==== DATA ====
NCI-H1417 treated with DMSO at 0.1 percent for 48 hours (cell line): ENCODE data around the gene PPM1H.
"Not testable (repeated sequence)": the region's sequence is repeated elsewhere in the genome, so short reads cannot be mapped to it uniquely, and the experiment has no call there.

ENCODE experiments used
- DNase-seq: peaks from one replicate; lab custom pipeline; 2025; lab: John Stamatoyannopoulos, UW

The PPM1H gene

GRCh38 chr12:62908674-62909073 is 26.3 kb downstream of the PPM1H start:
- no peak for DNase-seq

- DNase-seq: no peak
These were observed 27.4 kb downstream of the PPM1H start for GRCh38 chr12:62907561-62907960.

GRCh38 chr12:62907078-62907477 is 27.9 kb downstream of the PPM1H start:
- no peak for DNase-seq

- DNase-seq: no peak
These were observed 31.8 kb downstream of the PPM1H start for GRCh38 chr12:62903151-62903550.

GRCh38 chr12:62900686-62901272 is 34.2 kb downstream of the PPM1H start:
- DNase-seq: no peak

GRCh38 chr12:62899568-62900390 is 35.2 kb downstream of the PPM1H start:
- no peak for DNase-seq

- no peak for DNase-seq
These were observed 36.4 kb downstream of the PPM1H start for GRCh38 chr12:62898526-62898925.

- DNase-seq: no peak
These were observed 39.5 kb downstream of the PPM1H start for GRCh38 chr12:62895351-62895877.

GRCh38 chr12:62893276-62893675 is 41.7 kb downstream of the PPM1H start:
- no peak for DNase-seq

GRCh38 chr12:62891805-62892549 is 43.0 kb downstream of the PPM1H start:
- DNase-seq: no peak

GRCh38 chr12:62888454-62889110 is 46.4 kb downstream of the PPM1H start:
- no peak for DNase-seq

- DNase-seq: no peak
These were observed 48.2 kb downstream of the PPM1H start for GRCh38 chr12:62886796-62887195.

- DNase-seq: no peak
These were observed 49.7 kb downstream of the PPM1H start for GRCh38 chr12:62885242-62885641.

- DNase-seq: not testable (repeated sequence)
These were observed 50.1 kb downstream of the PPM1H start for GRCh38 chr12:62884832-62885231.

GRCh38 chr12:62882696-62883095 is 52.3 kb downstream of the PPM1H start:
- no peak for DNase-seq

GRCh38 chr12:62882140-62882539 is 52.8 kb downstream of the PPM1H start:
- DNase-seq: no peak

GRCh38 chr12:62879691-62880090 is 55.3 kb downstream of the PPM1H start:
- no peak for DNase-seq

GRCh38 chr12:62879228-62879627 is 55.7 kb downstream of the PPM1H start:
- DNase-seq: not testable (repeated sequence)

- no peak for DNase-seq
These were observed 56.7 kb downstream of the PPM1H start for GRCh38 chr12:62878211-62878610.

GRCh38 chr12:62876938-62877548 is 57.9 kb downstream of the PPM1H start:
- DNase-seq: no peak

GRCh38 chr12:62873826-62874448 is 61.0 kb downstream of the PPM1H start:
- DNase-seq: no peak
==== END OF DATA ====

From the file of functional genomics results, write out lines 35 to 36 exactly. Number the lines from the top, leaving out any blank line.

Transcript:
- no peak for DNase-seq

GRCh38 chr12:62882140-62882539 is 52.8 kb downstream of the PPM1H start: